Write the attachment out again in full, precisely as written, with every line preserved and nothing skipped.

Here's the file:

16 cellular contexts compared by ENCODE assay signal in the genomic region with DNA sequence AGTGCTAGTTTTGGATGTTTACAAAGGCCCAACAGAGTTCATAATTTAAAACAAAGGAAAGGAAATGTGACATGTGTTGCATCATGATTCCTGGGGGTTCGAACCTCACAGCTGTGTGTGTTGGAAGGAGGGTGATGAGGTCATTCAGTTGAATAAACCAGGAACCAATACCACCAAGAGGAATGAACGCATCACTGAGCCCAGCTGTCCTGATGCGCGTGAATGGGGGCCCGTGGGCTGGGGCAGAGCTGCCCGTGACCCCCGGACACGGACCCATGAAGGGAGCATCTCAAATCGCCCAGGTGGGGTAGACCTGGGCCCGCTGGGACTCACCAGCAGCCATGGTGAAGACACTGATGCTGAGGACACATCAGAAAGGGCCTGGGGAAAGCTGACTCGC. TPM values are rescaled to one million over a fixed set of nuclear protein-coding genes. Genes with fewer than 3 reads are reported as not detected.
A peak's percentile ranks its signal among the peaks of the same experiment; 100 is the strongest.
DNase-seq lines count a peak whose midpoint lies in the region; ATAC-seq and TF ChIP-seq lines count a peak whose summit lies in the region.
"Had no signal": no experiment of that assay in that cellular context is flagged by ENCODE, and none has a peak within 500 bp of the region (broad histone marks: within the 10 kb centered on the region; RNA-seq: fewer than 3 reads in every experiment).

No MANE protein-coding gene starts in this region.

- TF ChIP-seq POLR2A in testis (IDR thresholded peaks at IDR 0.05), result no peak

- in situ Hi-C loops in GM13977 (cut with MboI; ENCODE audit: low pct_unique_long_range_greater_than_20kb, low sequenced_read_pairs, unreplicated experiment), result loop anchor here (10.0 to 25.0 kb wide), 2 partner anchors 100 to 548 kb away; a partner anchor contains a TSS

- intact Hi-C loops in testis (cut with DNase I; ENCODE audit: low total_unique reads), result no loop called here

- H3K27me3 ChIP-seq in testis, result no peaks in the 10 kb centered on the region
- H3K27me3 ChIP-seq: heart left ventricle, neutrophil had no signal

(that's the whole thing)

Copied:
16 cellular contexts compared by ENCODE assay signal in the genomic region with DNA sequence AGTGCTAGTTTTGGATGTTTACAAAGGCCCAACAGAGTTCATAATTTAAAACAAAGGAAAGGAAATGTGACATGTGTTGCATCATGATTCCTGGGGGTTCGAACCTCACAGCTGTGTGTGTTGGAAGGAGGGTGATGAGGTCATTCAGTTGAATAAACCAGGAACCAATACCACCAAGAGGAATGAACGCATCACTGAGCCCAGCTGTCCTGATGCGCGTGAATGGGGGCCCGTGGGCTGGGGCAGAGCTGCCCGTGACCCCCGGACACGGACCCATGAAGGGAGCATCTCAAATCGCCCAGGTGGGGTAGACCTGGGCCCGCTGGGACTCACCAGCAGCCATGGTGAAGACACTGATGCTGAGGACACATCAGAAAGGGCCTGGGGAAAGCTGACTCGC. TPM values are rescaled to one million over a fixed set of nuclear protein-coding genes. Genes with fewer than 3 reads are reported as not detected.
A peak's percentile ranks its signal among the peaks of the same experiment; 100 is the strongest.
DNase-seq lines count a peak whose midpoint lies in the region; ATAC-seq and TF ChIP-seq lines count a peak whose summit lies in the region.
"Had no signal": no experiment of that assay in that cellular context is flagged by ENCODE, and none has a peak within 500 bp of the region (broad histone marks: within the 10 kb centered on the region; RNA-seq: fewer than 3 reads in every experiment).

No MANE protein-coding gene starts in this region.

- TF ChIP-seq POLR2A in testis (IDR thresholded peaks at IDR 0.05), result no peak

- in situ Hi-C loops in GM13977 (cut with MboI; ENCODE audit: low pct_unique_long_range_greater_than_20kb, low sequenced_read_pairs, unreplicated experiment), result loop anchor here (10.0 to 25.0 kb wide), 2 partner anchors 100 to 548 kb away; a partner anchor contains a TSS

- intact Hi-C loops in testis (cut with DNase I; ENCODE audit: low total_unique reads), result no loop called here

- H3K27me3 ChIP-seq in testis, result no peaks in the 10 kb centered on the region
- H3K27me3 ChIP-seq: heart left ventricle, neutrophil had no signal